PGA Responds – Broadcasts, Charities

PGA Streaming Rights Relocating, Charity Profile Heightened

Perhaps this is all a coincidence, but with the recent talk of a rival tour featuring only the top players, the PGA has offered a public reminder of its presence, and what it does best. I’m not all that happy about the first one, despite being in the almost non-existent minority, and am thrilled about the second.

If the Premiere League is to steal the thunder of the men’s tour away from the PGA, it’s going to be an uphill battle. The most recent news on streaming broadcast rights is that the whole thing is going to ESPN, Disney and Hulu. What that means for old guys like me is that for the first time in our lives, we can’t just turn on our old Motorola, bring a sandwich from the kitchen, and watch a professional golf tournament. All one had to do back then was buy a TV and remember the address to the tube store (for younger folks, we were always prying our way into the back of the contraption to replace burned out tubes).

The entire world has adapted to all the new technology, and I am no exception, except for a problem with cable, dish, or whatever provider wants to give me 800 channels of anything. When I got internet service, I declined the TV portion of the offer, because if I have 800 channels during the golf year, football season and an election cycle, I’ll never get anything done (and there’s plenty I want to get done). Now, when the next spot on the tour rolls around, I can either pay ESPN $4.99 for the right that used to be mine, or I can pay Disney and Hulu $12.99 for what I used to get for free. Things have certainly moved a long way from the days of the Mousketeers. Annette Funicello would never have done a thing like that to me.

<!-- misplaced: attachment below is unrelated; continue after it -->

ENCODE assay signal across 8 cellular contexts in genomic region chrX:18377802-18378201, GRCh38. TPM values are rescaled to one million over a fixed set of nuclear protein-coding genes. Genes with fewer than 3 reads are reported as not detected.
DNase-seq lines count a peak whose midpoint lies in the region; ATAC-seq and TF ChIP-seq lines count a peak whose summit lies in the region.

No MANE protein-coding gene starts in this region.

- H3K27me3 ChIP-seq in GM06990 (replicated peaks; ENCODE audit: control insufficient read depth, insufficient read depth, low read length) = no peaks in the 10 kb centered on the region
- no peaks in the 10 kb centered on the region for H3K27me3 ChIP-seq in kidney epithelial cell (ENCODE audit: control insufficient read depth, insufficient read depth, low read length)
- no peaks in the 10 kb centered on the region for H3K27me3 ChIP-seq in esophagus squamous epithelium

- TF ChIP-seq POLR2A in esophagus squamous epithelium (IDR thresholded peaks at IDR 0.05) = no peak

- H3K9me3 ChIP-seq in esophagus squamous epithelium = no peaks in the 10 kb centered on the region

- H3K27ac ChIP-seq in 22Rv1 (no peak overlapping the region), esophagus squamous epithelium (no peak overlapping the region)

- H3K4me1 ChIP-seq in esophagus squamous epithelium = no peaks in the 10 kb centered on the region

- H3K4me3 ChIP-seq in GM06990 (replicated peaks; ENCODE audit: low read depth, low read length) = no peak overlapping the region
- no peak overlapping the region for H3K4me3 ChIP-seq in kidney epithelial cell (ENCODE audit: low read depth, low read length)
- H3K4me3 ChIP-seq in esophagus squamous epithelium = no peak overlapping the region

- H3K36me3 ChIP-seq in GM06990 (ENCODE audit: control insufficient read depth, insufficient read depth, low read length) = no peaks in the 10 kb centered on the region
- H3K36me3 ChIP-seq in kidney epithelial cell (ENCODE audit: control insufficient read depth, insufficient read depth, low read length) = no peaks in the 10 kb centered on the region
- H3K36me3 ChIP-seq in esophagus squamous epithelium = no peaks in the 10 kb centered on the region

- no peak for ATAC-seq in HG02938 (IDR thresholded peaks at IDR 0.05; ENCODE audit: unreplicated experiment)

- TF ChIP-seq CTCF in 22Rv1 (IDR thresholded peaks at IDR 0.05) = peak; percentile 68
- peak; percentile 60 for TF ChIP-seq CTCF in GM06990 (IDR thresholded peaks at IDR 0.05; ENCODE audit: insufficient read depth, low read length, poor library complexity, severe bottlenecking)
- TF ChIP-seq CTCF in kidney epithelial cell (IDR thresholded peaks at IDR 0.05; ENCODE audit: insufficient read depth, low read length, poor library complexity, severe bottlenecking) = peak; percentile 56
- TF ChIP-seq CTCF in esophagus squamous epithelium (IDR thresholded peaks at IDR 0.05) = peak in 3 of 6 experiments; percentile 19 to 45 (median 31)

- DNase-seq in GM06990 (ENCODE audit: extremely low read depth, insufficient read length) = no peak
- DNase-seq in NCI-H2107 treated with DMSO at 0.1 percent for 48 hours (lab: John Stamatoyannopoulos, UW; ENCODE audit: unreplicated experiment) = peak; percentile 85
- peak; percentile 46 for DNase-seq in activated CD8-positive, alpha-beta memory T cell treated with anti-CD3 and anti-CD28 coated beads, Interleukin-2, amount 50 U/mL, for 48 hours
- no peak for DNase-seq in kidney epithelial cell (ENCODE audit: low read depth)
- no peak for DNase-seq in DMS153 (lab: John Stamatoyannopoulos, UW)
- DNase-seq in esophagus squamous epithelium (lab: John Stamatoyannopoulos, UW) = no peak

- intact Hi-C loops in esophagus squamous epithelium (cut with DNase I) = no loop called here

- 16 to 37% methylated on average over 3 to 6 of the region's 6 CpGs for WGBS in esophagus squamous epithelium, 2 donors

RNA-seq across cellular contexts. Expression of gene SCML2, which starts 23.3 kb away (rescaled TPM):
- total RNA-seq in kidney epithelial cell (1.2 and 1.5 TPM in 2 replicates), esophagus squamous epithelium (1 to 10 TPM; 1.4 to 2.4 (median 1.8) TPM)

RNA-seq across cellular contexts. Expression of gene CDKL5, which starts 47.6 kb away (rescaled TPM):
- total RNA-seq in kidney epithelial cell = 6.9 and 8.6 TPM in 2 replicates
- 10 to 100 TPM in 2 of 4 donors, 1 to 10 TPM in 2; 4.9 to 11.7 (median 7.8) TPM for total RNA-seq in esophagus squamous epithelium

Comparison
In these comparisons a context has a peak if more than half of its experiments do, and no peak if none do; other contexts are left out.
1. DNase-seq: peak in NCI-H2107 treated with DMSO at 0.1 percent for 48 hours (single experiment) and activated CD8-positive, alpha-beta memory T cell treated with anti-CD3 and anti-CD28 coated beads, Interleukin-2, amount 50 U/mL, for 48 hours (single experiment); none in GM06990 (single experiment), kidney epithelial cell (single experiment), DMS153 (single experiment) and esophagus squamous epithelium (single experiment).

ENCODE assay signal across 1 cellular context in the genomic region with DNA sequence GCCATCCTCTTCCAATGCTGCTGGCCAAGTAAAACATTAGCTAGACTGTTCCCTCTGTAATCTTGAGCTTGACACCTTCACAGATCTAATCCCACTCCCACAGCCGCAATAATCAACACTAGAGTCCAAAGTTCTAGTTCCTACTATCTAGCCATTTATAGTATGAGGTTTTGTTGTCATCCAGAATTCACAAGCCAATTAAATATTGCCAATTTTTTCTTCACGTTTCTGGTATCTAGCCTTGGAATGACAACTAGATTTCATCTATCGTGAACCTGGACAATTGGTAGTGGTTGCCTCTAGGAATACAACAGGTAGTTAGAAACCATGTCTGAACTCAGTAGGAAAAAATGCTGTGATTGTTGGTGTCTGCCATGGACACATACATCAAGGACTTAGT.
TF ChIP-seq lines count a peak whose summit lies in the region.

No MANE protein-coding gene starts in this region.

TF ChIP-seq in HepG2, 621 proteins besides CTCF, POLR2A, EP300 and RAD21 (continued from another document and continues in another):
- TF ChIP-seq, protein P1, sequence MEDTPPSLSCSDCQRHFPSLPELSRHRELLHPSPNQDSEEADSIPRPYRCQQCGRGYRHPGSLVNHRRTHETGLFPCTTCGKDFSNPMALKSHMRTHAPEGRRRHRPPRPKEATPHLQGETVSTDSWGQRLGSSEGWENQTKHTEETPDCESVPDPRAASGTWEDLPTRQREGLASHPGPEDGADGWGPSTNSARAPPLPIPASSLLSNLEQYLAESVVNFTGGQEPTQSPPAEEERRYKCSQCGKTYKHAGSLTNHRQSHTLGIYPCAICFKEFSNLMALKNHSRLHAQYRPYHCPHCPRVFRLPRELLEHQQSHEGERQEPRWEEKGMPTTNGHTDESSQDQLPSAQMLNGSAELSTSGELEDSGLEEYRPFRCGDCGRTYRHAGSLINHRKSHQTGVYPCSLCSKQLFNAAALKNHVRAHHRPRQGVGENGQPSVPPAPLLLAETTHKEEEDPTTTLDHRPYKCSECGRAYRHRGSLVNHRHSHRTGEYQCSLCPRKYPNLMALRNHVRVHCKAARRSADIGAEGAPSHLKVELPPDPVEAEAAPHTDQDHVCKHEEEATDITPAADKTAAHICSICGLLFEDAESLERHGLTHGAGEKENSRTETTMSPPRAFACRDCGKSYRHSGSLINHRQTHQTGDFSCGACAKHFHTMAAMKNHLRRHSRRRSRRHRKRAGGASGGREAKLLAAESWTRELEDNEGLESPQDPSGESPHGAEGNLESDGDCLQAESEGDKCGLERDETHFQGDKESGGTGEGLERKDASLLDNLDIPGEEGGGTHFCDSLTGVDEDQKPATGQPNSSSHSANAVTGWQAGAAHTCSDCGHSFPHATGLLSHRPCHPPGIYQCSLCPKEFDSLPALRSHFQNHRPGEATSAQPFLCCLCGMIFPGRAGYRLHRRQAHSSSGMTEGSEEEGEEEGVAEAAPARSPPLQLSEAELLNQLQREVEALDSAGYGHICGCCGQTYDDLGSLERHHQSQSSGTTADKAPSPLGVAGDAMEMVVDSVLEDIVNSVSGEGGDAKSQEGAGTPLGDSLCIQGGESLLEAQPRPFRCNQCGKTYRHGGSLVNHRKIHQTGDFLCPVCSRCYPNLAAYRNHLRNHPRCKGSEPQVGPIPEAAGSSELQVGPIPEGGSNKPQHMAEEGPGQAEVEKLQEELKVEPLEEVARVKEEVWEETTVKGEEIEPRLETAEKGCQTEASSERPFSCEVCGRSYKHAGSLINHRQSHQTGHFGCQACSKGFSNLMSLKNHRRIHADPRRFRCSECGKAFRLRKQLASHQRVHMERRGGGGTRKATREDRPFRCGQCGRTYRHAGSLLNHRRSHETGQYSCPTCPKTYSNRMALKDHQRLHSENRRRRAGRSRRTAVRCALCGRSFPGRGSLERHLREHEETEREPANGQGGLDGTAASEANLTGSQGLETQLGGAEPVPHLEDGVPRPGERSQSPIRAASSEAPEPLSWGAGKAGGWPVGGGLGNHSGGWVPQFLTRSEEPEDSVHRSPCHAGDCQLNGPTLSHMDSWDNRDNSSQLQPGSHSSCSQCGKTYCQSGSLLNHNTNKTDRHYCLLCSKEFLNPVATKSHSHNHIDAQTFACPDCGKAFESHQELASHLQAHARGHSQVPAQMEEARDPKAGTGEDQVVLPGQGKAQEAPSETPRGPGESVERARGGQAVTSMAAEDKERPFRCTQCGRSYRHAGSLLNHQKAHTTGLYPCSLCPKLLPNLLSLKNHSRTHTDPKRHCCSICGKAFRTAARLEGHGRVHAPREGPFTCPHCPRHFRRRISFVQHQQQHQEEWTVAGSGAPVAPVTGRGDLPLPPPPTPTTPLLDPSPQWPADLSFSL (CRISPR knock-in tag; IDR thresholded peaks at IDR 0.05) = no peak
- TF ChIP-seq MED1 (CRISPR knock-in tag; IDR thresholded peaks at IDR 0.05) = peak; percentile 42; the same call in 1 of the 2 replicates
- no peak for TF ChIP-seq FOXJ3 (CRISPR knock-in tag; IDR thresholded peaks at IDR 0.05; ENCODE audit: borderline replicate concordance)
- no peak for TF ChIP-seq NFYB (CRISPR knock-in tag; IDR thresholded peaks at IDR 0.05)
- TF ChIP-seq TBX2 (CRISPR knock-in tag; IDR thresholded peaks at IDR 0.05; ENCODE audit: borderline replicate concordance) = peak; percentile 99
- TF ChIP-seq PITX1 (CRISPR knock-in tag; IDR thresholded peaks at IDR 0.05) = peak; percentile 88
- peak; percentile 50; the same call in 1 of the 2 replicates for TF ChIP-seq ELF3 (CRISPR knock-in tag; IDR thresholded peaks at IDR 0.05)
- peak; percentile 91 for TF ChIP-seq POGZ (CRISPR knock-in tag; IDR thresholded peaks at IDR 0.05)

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Whether it is intended to or not, the PGA struck a blow for its state of supremacy by reminding us of the tremendous charitable aspect of its corporate existence. The tour has announced that the level of charity has reached the three billion dollar mark, with no signs of letting up. I suppose that a rival tour could do the same thing, considering the deep pockets willing to fund it. Similarly, the great players are as generous as anyone else playing the game, despite the caveat that they can afford to be. At the least, charitable giving can serve as a great tax deduction, and at best, a deduction and a satisfying response to a critical human need. All the tours have proven themselves a generous bunch, and I hope that a new tour’s vision, swimming with dollar signs, can manage to find the same soft spot in itself.

As its companion tour, the LPGA fosters and monitors a vast industry of youth golf programs. One wonders if a new tour will take the same trouble to ensure its own future in replacing the PGA. Individual players are, I’m sure, attentive to charitable work as well, but the motivations of the money people behind the scenes remain to be seen. In short, if someone is going to take over for the PGA, they will have to cover a lot of ground separate from the actual tournament.

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As for watching it, anybody with the money, product, and profile can compete for broadcast rights. For me, I can reconnect cable, and enjoy my new existence as a couch potato, or I can go to the nearest sports bar and watch it on the big screen, although college and pro football tend to crowd other sports out. Let’s see, burger and fries, beer, gas to get there, fight for screen time versus a call to my cable server.  It will really burn me if NOT paying ESPN, Disney or Hulu is more expensive. Oh, Annette, what’s happening?

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